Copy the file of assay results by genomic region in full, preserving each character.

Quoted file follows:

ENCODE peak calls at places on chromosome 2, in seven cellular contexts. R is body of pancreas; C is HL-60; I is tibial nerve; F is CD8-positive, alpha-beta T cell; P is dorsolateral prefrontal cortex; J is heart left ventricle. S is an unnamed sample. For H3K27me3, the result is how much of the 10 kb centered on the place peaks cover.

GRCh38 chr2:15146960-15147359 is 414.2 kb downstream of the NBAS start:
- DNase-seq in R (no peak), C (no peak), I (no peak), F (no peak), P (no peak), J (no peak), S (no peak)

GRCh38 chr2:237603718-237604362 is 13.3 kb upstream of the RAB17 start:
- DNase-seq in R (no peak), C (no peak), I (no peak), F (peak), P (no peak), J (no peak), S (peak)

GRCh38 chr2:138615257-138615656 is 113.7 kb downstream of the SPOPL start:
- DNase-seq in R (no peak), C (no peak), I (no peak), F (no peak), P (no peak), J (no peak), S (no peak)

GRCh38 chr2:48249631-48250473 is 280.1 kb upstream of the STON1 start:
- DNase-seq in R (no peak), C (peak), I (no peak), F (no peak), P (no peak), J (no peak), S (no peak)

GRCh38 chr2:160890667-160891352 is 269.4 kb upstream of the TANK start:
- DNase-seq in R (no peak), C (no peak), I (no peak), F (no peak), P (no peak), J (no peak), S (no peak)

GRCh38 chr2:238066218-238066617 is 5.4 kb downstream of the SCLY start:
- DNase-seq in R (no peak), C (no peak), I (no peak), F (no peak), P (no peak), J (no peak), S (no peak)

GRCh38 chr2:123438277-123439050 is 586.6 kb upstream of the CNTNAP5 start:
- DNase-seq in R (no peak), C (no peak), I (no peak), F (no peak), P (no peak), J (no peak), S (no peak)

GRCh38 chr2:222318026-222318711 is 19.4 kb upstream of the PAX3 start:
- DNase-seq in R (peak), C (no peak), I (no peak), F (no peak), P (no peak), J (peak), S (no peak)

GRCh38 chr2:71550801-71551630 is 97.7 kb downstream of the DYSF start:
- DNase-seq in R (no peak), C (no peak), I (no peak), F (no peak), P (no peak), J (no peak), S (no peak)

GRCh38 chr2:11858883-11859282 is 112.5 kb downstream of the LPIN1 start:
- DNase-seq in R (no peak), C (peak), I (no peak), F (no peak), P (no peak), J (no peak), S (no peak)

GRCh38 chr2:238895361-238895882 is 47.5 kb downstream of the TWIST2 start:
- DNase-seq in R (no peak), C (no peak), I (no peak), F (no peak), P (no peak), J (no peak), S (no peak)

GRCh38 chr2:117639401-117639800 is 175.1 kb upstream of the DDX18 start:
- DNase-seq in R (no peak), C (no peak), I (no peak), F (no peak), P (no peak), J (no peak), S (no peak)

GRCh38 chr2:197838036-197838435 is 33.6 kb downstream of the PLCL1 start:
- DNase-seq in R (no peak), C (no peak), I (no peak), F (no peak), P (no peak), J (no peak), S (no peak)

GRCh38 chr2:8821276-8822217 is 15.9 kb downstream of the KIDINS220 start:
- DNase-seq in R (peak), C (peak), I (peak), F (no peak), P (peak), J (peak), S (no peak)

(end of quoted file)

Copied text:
ENCODE peak calls at places on chromosome 2, in seven cellular contexts. R is body of pancreas; C is HL-60; I is tibial nerve; F is CD8-positive, alpha-beta T cell; P is dorsolateral prefrontal cortex; J is heart left ventricle. S is an unnamed sample. For H3K27me3, the result is how much of the 10 kb centered on the place peaks cover.

GRCh38 chr2:15146960-15147359 is 414.2 kb downstream of the NBAS start:
- DNase-seq in R (no peak), C (no peak), I (no peak), F (no peak), P (no peak), J (no peak), S (no peak)

GRCh38 chr2:237603718-237604362 is 13.3 kb upstream of the RAB17 start:
- DNase-seq in R (no peak), C (no peak), I (no peak), F (peak), P (no peak), J (no peak), S (peak)

GRCh38 chr2:138615257-138615656 is 113.7 kb downstream of the SPOPL start:
- DNase-seq in R (no peak), C (no peak), I (no peak), F (no peak), P (no peak), J (no peak), S (no peak)

GRCh38 chr2:48249631-48250473 is 280.1 kb upstream of the STON1 start:
- DNase-seq in R (no peak), C (peak), I (no peak), F (no peak), P (no peak), J (no peak), S (no peak)

GRCh38 chr2:160890667-160891352 is 269.4 kb upstream of the TANK start:
- DNase-seq in R (no peak), C (no peak), I (no peak), F (no peak), P (no peak), J (no peak), S (no peak)

GRCh38 chr2:238066218-238066617 is 5.4 kb downstream of the SCLY start:
- DNase-seq in R (no peak), C (no peak), I (no peak), F (no peak), P (no peak), J (no peak), S (no peak)

GRCh38 chr2:123438277-123439050 is 586.6 kb upstream of the CNTNAP5 start:
- DNase-seq in R (no peak), C (no peak), I (no peak), F (no peak), P (no peak), J (no peak), S (no peak)

GRCh38 chr2:222318026-222318711 is 19.4 kb upstream of the PAX3 start:
- DNase-seq in R (peak), C (no peak), I (no peak), F (no peak), P (no peak), J (peak), S (no peak)

GRCh38 chr2:71550801-71551630 is 97.7 kb downstream of the DYSF start:
- DNase-seq in R (no peak), C (no peak), I (no peak), F (no peak), P (no peak), J (no peak), S (no peak)

GRCh38 chr2:11858883-11859282 is 112.5 kb downstream of the LPIN1 start:
- DNase-seq in R (no peak), C (peak), I (no peak), F (no peak), P (no peak), J (no peak), S (no peak)

GRCh38 chr2:238895361-238895882 is 47.5 kb downstream of the TWIST2 start:
- DNase-seq in R (no peak), C (no peak), I (no peak), F (no peak), P (no peak), J (no peak), S (no peak)

GRCh38 chr2:117639401-117639800 is 175.1 kb upstream of the DDX18 start:
- DNase-seq in R (no peak), C (no peak), I (no peak), F (no peak), P (no peak), J (no peak), S (no peak)

GRCh38 chr2:197838036-197838435 is 33.6 kb downstream of the PLCL1 start:
- DNase-seq in R (no peak), C (no peak), I (no peak), F (no peak), P (no peak), J (no peak), S (no peak)

GRCh38 chr2:8821276-8822217 is 15.9 kb downstream of the KIDINS220 start:
- DNase-seq in R (peak), C (peak), I (peak), F (no peak), P (peak), J (peak), S (no peak)